AARP Insurance Program Complaint - Unethical Practices; Lies about their policy
I was overjoyed to turn 50 and lower my Auto Insurance rates through AARP Hartford. My (and my spouse's) driving record was perfect-Indeed, I had not even been in an accident caused by someone else. As years passed, I was even more pleased when I read the comment attached to my policy: "Congratulations! You've earned the First Accident Forgiveness and Disappearing Collision Deductable benefits. Because all drivers on your policy have remained accident and violation free for the last five years (May vary by state ...), including three with the AARP Auto Insurance Program, providing these records remain clean, We'll forgive your first accident. Your rates won't go up because of the accident..."
OK, now I'm 57, still with a perfect driving record, and Hartford was still assuring me that they will forgive my first accident. (need I go on?)
In Feb, 2004, I backed into a vehicle in a parking lot. Minor damage, no one in the other car, no ticket issued. I found the owner, and as it was a Company car, he wanted to have a police report filed to cover himself. Hey, no problem, right? Hartford will forgive my first accident!
A month before the policy was due for renewal, I get a letter saying that, as a result of the accident, I was going to have a "surcharge" applied to my renewal. Well, gosh, I thought they were going to "forgive" my first accident. But, what the heck, the premiums were lower than I could get elsewhere, so what's a 10% charge for three years (The Industry standard)?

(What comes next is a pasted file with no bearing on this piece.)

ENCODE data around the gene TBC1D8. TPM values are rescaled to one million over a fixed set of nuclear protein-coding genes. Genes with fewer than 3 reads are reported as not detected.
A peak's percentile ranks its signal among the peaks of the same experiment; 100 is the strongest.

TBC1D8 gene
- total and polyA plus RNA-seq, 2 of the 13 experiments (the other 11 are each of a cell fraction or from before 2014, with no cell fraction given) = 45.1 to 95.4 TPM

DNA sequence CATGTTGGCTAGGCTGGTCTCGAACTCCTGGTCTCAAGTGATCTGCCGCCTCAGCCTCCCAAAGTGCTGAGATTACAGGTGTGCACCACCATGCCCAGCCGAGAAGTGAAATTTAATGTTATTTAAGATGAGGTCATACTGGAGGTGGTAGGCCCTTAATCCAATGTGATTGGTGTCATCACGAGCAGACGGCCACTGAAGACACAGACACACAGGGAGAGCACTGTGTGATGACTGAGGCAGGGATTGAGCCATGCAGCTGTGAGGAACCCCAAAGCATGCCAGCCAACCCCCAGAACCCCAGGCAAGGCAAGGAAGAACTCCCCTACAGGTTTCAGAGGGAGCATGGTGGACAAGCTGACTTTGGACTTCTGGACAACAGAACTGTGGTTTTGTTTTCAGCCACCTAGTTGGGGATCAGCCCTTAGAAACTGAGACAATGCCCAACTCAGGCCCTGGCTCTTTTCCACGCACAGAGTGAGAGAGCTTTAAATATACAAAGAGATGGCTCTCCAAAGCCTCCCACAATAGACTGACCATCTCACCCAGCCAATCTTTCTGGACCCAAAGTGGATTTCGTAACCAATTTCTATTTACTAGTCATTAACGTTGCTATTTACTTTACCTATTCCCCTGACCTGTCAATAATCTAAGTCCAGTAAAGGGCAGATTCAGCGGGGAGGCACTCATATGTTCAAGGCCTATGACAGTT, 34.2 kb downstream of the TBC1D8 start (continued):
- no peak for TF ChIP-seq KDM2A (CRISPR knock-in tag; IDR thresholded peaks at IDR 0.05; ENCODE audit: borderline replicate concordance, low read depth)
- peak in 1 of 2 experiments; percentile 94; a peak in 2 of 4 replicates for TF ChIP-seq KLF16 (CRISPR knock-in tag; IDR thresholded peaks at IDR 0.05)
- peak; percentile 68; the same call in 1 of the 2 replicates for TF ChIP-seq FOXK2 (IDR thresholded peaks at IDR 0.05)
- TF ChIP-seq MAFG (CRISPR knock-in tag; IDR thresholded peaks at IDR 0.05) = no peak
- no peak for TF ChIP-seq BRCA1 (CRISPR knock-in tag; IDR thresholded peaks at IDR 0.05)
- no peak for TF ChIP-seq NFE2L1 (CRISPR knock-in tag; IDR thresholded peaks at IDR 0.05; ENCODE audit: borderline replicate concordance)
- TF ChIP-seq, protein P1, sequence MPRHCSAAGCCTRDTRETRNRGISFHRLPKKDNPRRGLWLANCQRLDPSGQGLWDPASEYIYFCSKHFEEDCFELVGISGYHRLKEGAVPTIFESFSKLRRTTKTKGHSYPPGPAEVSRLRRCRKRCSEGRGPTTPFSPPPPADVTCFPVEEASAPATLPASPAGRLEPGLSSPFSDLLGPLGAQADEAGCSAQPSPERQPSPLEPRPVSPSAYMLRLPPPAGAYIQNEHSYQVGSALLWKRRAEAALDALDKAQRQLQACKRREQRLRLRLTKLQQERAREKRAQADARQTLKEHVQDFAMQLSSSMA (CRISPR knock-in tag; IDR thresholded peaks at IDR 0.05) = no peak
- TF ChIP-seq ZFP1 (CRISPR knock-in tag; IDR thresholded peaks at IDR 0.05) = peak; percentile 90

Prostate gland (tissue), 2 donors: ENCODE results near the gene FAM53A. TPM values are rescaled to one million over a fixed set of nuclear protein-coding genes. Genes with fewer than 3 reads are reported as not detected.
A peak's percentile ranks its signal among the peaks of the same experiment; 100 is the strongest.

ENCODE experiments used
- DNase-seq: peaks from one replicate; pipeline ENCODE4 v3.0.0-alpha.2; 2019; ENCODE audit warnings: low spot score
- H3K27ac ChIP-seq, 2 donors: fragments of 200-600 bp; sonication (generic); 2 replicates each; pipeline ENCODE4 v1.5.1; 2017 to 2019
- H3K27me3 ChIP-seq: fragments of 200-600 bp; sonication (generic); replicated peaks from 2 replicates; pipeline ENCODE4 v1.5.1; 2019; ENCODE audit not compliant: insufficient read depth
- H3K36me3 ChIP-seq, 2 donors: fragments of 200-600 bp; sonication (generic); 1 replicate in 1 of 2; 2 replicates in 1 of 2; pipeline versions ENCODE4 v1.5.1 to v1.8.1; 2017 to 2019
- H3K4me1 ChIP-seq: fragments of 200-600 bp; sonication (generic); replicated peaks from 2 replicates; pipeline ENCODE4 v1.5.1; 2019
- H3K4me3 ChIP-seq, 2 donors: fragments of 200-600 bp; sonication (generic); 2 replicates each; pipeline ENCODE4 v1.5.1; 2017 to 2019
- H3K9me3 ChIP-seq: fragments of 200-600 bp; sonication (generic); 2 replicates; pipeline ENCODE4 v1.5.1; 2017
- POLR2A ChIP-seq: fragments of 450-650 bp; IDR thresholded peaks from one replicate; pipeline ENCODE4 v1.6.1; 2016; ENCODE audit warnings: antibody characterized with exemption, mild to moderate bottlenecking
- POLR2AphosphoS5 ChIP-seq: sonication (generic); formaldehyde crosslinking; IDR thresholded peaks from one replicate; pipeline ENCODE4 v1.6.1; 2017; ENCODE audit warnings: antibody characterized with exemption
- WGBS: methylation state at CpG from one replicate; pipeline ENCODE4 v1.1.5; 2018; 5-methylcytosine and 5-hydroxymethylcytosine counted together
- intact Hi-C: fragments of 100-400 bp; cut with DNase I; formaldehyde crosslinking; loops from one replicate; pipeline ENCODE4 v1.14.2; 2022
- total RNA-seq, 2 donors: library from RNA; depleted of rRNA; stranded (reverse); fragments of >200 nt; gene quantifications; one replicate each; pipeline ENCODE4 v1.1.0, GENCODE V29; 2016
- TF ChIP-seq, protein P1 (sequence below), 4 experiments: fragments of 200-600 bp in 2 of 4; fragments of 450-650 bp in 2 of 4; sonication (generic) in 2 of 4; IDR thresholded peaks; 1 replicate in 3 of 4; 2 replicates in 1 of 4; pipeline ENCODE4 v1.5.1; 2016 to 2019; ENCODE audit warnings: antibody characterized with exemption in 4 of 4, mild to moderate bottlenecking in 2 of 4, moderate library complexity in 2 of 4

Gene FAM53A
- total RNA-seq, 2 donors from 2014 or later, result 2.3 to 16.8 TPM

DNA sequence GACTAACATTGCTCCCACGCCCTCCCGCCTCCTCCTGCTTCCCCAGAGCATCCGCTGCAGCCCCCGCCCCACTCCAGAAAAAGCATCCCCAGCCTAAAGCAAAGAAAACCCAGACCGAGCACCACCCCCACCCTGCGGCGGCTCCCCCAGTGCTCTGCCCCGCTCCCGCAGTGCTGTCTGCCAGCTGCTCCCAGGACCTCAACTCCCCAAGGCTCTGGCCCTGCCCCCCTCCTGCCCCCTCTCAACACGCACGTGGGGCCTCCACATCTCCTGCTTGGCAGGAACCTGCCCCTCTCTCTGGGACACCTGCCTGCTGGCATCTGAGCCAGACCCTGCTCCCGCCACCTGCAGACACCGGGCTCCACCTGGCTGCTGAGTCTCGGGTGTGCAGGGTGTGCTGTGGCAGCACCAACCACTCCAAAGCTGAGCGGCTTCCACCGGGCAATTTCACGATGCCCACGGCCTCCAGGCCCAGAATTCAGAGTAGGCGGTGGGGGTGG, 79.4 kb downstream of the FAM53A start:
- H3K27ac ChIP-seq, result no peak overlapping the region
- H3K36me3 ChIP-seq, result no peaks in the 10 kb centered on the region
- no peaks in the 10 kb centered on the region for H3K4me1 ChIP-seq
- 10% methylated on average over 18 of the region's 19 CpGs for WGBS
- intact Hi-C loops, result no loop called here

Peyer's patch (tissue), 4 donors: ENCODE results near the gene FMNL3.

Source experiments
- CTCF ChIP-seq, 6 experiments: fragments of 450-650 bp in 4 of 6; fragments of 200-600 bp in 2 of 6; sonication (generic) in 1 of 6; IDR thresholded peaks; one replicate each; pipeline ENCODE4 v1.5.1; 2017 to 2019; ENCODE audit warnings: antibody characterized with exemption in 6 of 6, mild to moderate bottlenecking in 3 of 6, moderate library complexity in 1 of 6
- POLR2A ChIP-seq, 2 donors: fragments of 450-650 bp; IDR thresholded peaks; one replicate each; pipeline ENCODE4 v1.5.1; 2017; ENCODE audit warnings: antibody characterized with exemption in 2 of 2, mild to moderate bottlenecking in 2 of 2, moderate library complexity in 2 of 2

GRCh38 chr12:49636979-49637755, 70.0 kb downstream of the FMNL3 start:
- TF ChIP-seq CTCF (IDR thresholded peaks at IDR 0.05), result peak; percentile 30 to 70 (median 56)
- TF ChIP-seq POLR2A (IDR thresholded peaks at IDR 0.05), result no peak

So, I get the Bill-they raised my rates by 80%! For three years! After paying premiums for seven years, their total payout for this claim was $300.
I called their (arrogant) representative, and he told me that "unfortunately, it's not what the policy says, but what it doesn't say, thats important..." whereupon I cut him off and implied what he could do with Hartford.
This is the third, and last, time Hartford will have the opportunity to misrepresent their policy, even to the point of lying, to me. All further communication will be with AARP and the State Insurance regulators. I would elaborate on the other two instances (which involve age discrimination for auto and home insurance)but I guess this post is too long anyway.